Software Quality Control Activities

Software Quality Control Activities

You can group software quality control activities into two general categories. These are Review Activities and Testing Activities. 

Over the following sections, let us go through each category. We will show the activities included in each grouping. 

1. Review Activities (Quality Assurance [QA])

Requirement Review

This involves checking if all the required components have been met.

Design Review

It is the testing process of analyzing the building stages of the software product.

Code Review

It refers to the evaluation of the code through various testing methods.

Deployment Plan Review

This requires reviewing the plan for the deployment testing phase.

Test Plan Review

This activity generates test plans to evaluate each field within the software product. Note that a test plan is a document that details the scope, objective, and test design of the test task.

Test Cases Review

A test case is a set of actions executed on software to check if it meets quality requirements. They are usually developed during the test planning stage. It is a must to review each test case for suitability.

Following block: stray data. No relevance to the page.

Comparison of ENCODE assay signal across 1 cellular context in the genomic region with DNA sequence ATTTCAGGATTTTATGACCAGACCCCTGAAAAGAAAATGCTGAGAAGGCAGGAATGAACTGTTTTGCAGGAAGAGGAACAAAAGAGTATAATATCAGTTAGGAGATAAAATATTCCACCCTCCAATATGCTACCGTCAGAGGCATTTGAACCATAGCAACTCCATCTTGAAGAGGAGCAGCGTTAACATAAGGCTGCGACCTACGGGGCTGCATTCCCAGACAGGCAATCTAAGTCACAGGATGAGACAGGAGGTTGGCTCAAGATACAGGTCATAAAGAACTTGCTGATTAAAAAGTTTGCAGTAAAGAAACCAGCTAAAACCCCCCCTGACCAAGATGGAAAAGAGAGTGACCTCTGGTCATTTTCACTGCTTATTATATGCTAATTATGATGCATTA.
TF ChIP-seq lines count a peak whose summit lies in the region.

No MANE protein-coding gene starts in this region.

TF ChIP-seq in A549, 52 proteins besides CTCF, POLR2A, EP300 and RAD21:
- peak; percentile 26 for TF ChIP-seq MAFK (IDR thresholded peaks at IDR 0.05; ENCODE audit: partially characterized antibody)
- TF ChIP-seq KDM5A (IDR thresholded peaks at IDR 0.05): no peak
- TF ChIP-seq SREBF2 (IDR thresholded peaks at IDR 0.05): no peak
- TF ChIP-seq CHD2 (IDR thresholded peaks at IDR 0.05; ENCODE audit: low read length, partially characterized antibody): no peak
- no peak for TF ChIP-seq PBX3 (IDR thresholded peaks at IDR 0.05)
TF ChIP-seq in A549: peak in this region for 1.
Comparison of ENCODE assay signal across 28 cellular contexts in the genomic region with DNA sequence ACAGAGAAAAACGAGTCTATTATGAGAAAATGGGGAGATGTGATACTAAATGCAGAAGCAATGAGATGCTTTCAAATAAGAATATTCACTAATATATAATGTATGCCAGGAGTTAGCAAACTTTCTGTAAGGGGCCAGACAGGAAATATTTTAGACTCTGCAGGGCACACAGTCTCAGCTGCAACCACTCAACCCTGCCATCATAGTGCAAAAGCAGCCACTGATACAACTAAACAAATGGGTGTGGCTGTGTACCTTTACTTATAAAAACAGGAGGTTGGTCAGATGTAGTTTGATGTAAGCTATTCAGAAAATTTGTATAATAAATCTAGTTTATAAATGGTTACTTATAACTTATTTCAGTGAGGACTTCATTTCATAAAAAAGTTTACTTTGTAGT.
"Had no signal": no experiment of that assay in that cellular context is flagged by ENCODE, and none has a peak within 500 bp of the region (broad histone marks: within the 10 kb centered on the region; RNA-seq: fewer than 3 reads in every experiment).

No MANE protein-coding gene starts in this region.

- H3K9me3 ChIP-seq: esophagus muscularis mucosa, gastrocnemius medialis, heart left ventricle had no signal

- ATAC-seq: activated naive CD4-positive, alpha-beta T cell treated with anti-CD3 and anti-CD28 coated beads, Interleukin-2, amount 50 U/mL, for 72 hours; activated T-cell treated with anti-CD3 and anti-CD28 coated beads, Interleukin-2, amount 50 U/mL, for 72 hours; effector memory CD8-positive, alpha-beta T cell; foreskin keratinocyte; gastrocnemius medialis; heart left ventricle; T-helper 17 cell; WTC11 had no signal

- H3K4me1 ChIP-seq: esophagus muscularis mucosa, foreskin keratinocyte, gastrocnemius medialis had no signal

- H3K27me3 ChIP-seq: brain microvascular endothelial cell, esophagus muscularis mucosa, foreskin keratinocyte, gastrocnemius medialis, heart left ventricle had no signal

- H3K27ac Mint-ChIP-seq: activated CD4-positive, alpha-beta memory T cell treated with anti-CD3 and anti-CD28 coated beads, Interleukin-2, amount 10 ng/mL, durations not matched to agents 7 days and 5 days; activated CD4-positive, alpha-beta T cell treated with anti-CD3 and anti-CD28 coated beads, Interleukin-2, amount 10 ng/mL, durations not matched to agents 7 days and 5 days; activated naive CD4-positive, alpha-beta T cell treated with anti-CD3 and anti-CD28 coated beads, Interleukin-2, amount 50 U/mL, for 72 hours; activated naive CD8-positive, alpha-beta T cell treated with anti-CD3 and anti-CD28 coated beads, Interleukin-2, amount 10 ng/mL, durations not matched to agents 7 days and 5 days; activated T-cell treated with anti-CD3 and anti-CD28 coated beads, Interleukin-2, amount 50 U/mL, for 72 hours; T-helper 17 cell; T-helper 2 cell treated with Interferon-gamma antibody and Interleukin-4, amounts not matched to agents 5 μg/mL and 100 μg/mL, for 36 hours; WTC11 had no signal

2. Testing Activities (Quality Control [QC])

When the testing team finishes the review, they will perform several testing activities. Testing techniques may vary. The specific quality requirements of the software engineering project will determine them. 

Unit Testing (also known as Component Testing) 

In unit testing, every unit of source code, component, or part is tested if they are working correctly. 

Under this context, the term unit could mean different things. It can be a module or an individual function. It could also refer to a procedure, interface, or class. Or it can even be a method in a software product testing life. 

It is common to see testing teams using automated tests. These tests are usually prepared by developers. But other testers may opt to execute it via manual testing

Unit testing makes the development team proactive. It is one of the major advantages of this activity.  Defects can be identified early in the software development stage. Those issues could be bugs, coding flaws, or missing elements in a unit. 

Integration Testing (also known as Integration & Testing) 

Unit testing focuses on determining if each unit works properly. However, integration testing is a different approach. The latter checks if all software modules function well. This is especially true when they are combined with other units. 

There are many types of integration testing approaches. The most common are: